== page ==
Sara Marcus

  • The Accidental Activist

    The conservative counterrevolution in American politics has its roots, so the story goes, in a broad-based revulsion at the radical excesses and battles of the 1960s. That long right-wing ascendancy continues today in free-market supremacy and hyperindividualism: in sum, a wholesale repudiation of ’60s-movement values. This plot has become the conventional account of the era. Like any master narrative, though, it doesn’t tell the whole story.

    Amid the rightward shift, a host of radical movements flared as well—gay rights, women’s liberation, Puerto Rican independence, prisoners’ rights—suggesting

  • culture October 19, 2012

    Reading the Pussy Riot Act

    Recent news from the department of feminist provocateurs, Russian division:

    The three jailed members of Pussy Riot appealed their two-year jail sentences last week, with mixed results: Yekaterina Samutsevich (Katya) was released on a suspended sentence, because she was seized by guards at Moscow’s Cathedral of Christ the Savior last February before she got to perform the group’s anti-Putin “Punk Prayer.” As for the other two defendants, Maria Alyokhina (Masha) and Nadezhda Tolokonnikova (Nadya), who did manage to execute those high kicks that allegedly smashed to smithereens the morals and

  • Social Works

    It goes by several names and takes a range of forms, but as with so many protean phenomena, we know it when we see it. Participation-based art, social engagement, social practice: Art that takes relations between people as its medium is currently ascendant, with specialized MFA programs, new social-practice art prizes, and biennials all attesting to its rise. This past spring’s Berlin Biennale, which gave the city’s Occupy activists free rein over an exhibition hall in the Kunst-Werke, is only the latest prominent example. Works like Jeremy Deller’s Battle of Orgreave, 2001, a weekend-long

  • Are You My Mother? A Comic Drama

    The graphic “novel” may be the ideal form for memoir. On the one hand, it offers immediacy, a fusing of reading time and narrative time: We can experience an epiphany at the same moment as the character in the frame, who may break suddenly into a wide-eyed look of surprise. On the other hand, it makes room for a polyphony of time and space and story: The text on a page may be paired with drawings of something else entirely, creating a visual metaphor or, in more discordant cases, mirroring the way the mind can think and feel multiple things simultaneously. And elaborate two-page spreads can

  • Zipper Mouth by Laurie Weeks

    Laurie Weeks is a downtown personality from an earlier iteration of New York, a city of late-night performances in Avenue A boîtes and open-air drug bazaars a few dismal blocks away. A vibrant writer-performer, Weeks has enjoyed glints of recognition beyond the demimonde—an (uncredited) role writing the Boys Don’t Cry screenplay, pieces in the 1995 Semiotext(e) anthology The New Fuck You: Adventures in Lesbian Reading and the 2008 edition of Dave Eggers’s The Best American Non-required Reading. For years, though, anyone who knows of Weeks has heard about her novel in progress, the magnum opus,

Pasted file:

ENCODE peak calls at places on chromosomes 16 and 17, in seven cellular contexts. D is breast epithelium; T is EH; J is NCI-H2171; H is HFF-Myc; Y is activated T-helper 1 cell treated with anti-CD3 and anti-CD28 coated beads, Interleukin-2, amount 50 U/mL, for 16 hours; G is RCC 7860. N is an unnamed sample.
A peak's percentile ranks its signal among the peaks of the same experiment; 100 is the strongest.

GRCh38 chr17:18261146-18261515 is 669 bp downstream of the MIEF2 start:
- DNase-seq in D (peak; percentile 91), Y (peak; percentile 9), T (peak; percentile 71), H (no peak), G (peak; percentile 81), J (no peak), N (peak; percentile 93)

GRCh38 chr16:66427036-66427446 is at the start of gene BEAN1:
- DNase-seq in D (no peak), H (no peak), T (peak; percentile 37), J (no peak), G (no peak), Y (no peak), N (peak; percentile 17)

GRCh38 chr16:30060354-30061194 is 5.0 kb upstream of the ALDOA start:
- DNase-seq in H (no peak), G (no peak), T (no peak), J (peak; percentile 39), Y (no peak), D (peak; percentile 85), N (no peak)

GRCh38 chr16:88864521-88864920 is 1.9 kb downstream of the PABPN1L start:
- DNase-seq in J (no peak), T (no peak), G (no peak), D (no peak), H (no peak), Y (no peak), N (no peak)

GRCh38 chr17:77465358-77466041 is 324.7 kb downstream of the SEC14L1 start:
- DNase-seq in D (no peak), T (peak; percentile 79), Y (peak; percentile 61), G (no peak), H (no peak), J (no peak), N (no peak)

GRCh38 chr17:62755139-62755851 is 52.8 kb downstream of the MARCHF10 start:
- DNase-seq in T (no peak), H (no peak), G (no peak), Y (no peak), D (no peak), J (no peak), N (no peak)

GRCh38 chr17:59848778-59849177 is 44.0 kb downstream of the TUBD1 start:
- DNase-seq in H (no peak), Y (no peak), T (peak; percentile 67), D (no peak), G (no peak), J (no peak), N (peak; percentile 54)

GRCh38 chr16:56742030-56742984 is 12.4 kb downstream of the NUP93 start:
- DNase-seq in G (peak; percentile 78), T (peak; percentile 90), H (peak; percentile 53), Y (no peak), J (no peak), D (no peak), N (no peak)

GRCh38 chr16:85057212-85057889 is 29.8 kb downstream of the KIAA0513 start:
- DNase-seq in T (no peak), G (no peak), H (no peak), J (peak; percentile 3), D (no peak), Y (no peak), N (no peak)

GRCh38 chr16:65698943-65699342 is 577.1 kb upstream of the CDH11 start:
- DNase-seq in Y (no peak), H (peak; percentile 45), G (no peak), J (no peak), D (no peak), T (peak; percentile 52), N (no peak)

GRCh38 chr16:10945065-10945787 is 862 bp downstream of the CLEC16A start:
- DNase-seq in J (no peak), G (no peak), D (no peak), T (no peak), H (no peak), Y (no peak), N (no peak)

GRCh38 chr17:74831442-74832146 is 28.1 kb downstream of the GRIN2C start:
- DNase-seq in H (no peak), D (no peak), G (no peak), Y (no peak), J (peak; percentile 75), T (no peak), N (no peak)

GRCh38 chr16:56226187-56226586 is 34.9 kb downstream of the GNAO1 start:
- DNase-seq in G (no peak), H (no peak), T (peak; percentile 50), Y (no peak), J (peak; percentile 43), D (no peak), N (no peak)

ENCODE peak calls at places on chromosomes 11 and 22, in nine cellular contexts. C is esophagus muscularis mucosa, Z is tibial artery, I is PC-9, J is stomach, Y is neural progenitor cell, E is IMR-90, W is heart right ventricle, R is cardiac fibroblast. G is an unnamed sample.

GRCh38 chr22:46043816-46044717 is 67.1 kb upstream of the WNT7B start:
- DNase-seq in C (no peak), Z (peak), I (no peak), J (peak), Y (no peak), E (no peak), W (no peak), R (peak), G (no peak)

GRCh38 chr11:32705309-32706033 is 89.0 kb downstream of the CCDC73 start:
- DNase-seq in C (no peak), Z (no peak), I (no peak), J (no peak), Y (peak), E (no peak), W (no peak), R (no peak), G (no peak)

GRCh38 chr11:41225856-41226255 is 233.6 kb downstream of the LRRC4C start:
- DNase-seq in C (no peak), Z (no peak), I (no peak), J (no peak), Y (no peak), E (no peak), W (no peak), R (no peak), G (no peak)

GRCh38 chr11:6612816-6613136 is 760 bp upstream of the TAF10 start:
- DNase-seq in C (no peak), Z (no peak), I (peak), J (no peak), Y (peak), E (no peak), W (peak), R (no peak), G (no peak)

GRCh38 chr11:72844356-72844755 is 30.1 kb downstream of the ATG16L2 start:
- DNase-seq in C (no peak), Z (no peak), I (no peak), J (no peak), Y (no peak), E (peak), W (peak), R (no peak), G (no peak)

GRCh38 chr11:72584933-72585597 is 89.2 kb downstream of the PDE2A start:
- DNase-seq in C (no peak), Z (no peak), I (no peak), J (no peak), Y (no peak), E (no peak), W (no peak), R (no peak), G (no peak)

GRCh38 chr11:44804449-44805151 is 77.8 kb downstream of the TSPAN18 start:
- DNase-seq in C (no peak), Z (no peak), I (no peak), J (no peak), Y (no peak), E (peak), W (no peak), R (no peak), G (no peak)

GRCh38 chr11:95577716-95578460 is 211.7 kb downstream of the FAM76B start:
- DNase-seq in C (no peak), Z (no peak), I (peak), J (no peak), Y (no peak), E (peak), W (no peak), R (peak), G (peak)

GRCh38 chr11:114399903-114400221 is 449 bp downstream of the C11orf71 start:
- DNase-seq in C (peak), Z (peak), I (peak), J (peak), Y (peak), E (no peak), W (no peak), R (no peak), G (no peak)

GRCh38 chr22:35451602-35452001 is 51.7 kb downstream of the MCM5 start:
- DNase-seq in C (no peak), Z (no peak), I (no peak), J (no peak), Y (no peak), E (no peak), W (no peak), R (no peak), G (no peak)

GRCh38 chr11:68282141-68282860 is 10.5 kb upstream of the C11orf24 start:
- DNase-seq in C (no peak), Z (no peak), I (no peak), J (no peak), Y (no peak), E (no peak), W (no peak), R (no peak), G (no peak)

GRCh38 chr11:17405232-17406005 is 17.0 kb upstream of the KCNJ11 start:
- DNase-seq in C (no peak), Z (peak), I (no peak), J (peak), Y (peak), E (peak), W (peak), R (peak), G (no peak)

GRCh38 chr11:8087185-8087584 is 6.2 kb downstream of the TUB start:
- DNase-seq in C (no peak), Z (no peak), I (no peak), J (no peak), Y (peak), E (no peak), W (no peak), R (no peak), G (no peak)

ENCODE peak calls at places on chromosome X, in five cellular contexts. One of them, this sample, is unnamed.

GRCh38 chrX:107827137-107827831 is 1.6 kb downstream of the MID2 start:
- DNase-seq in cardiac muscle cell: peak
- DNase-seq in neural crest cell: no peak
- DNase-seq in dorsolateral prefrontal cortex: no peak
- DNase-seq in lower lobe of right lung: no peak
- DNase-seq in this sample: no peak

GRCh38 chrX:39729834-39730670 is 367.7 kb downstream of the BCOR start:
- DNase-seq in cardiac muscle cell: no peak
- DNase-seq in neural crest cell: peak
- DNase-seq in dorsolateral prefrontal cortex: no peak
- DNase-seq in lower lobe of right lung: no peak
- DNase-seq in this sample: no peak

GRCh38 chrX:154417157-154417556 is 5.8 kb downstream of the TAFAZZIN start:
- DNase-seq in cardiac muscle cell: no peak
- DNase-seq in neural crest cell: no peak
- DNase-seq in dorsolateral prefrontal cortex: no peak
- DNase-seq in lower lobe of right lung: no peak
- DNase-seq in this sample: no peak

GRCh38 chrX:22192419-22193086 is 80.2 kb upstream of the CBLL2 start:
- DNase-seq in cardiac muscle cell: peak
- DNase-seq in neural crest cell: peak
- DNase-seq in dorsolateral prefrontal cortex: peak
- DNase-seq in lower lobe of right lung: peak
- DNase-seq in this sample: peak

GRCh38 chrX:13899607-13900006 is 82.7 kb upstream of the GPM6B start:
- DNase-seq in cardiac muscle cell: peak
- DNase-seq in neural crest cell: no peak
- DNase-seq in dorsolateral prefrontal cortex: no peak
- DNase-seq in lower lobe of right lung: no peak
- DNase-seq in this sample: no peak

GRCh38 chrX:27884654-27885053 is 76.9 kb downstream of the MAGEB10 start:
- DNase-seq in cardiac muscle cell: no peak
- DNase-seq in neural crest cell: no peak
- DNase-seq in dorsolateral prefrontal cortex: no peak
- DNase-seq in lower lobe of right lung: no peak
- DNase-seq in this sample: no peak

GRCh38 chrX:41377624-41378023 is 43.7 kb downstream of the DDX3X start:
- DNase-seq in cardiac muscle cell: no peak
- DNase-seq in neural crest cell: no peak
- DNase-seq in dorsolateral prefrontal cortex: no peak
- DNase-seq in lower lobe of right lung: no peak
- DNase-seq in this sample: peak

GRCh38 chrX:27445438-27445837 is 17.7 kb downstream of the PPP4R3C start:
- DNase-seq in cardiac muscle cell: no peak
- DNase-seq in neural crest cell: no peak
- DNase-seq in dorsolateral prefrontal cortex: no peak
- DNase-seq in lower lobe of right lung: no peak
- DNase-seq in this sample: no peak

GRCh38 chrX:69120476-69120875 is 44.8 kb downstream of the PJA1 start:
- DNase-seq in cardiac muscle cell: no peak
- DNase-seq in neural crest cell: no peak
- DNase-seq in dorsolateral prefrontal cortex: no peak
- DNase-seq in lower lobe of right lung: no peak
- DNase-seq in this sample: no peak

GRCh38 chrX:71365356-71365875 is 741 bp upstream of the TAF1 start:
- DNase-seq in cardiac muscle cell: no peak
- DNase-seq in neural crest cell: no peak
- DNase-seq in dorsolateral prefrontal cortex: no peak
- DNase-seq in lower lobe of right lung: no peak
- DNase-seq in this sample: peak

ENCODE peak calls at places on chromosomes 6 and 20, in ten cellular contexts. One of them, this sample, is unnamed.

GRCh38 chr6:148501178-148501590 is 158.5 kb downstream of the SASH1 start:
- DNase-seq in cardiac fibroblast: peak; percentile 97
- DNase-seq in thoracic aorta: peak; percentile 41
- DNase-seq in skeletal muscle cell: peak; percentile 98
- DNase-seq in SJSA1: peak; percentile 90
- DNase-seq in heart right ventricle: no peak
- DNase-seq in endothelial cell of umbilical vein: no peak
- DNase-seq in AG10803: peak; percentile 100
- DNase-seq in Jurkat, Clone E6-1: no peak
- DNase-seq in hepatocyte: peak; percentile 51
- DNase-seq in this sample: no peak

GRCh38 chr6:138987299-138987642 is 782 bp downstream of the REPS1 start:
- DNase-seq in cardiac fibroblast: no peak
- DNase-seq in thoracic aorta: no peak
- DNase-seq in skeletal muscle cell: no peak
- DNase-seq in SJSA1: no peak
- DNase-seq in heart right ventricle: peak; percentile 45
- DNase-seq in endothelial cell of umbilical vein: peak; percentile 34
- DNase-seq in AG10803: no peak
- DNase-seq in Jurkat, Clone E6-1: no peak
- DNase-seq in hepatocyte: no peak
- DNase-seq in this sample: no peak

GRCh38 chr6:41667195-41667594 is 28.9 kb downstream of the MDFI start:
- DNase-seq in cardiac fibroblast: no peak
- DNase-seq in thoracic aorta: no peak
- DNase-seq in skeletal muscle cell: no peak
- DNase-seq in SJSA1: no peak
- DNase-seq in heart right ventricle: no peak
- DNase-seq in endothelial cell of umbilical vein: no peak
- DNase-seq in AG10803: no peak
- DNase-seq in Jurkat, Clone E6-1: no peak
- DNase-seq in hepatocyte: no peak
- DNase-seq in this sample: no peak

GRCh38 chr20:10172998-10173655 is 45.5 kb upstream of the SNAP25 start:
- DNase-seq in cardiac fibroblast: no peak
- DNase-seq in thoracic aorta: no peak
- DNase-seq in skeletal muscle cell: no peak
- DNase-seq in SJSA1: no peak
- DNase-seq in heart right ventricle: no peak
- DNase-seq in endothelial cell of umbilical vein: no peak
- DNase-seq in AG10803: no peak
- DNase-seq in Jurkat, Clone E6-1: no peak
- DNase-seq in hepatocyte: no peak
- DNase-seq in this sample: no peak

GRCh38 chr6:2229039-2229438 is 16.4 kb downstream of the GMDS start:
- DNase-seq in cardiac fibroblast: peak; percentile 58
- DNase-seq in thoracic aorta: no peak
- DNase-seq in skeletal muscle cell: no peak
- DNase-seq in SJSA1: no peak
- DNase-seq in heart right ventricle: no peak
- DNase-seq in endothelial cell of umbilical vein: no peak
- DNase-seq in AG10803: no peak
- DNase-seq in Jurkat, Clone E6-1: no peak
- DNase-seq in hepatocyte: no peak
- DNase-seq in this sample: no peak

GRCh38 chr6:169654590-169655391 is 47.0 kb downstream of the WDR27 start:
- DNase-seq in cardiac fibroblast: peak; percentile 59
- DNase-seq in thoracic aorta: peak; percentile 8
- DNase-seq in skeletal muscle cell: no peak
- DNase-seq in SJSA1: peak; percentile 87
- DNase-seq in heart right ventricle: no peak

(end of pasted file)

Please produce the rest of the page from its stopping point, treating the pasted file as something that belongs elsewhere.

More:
• culture May 06, 2011

    Big Girl Small by Rachel DeWoskin

    At the start of Big Girl Small, the sixteen-year-old narrator, Judy Lohden, makes an appealing first impression as a wry, snarky translator of teenage mores. Judy is an outsider at her school, and not only by virtue of being the new girl in class: She’s a little person, three-foot-nine-inches tall with “disproportionate” limbs, and her marginal status seems at first to impart the critical distance that gives rise to insight.

    This promise, however, is short-lived. “What good is there in seeing your situation clearly if there’s no escape from it?” she asks rhetorically at the end of the first

  • culture March 16, 2011

    The Reality Shows by Karen Finley

    In 1990, as the culture wars that had already maimed Robert Mapplethorpe and David Wojnarowicz (not, as recent events at the National Portrait Gallery made clear, for the last time) were hitting a fevered crescendo, the chairman of the National Endowment for the Arts vetoed four performance grants. One of the nixed awards was for Karen Finley, a New York–based performance artist whose works often involved nudity and foodstuffs in dynamic interaction. She and her fellow refuseniks sued, finally losing in the Supreme Court in 1998.

    But before Finley was the face of "obscene" taxpayer-funded art,